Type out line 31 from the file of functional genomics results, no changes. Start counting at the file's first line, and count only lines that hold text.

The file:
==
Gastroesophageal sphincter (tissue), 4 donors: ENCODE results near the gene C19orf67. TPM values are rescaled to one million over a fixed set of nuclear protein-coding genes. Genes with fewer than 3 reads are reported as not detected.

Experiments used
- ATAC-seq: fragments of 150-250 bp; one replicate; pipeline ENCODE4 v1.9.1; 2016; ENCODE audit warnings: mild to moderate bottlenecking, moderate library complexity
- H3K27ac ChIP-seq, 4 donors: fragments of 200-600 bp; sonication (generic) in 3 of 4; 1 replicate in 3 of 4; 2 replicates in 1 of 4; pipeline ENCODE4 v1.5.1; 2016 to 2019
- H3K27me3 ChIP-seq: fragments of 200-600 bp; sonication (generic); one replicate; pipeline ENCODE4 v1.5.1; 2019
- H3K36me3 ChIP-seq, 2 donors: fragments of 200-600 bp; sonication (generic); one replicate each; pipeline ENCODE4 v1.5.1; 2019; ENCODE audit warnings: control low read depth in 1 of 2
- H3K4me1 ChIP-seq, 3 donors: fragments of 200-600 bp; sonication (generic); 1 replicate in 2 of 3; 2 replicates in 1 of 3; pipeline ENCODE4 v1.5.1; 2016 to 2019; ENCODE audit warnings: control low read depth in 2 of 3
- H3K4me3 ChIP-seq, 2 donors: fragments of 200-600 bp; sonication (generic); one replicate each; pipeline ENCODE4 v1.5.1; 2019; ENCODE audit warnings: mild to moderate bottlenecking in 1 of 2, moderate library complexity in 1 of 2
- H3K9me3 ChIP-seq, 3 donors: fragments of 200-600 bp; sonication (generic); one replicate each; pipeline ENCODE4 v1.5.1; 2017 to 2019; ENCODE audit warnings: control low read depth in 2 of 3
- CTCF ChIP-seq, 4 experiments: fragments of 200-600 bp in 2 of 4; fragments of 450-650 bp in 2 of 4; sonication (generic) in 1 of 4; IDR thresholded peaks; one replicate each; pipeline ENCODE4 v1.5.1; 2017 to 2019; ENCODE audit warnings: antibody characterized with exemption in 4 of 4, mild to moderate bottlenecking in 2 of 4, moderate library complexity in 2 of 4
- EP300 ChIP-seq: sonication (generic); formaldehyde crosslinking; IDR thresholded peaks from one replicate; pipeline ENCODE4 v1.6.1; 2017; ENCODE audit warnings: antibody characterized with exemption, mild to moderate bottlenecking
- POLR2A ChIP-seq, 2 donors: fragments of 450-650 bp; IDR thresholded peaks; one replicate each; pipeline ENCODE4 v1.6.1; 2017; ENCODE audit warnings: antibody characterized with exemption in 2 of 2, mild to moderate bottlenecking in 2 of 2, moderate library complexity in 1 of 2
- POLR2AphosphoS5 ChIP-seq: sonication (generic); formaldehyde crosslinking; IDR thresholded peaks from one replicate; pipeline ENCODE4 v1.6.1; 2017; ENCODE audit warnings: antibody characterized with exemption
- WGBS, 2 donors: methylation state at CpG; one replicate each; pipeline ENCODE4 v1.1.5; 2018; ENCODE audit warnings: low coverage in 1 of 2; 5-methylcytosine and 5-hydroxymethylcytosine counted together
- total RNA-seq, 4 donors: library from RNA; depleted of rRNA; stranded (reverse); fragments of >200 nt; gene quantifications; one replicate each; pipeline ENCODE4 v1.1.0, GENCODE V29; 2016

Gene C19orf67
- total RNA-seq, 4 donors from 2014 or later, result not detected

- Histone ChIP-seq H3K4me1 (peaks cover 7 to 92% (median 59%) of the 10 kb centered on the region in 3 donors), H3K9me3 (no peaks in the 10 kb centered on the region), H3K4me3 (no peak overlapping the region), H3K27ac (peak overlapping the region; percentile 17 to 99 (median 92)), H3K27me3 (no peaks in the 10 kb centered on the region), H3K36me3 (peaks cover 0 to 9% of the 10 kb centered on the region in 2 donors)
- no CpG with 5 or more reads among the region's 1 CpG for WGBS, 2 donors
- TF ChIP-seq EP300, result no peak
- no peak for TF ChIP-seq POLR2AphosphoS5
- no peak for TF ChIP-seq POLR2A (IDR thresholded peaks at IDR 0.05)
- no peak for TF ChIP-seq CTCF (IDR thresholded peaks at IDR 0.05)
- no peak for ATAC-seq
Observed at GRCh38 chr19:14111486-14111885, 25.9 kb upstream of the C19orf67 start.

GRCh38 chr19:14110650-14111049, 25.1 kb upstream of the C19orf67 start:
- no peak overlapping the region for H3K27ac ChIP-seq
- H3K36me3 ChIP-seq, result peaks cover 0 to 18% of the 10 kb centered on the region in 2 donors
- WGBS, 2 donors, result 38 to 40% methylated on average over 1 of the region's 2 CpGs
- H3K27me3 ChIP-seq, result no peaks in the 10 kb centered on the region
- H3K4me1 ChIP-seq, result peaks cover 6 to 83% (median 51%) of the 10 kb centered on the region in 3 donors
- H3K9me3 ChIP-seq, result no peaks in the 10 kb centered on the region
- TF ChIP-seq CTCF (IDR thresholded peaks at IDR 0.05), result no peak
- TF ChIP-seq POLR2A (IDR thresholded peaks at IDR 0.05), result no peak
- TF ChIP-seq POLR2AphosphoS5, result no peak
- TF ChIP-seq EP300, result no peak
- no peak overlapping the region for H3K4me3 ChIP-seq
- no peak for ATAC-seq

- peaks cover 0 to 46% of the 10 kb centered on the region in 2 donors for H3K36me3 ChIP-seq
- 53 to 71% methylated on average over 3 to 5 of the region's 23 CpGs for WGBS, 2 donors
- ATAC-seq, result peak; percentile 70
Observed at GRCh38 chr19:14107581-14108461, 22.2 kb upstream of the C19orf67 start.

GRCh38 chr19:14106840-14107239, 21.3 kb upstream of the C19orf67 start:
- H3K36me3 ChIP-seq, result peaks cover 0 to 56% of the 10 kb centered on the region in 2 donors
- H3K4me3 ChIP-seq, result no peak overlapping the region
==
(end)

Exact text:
- H3K4me1 ChIP-seq, result peaks cover 6 to 83% (median 51%) of the 10 kb centered on the region in 3 donors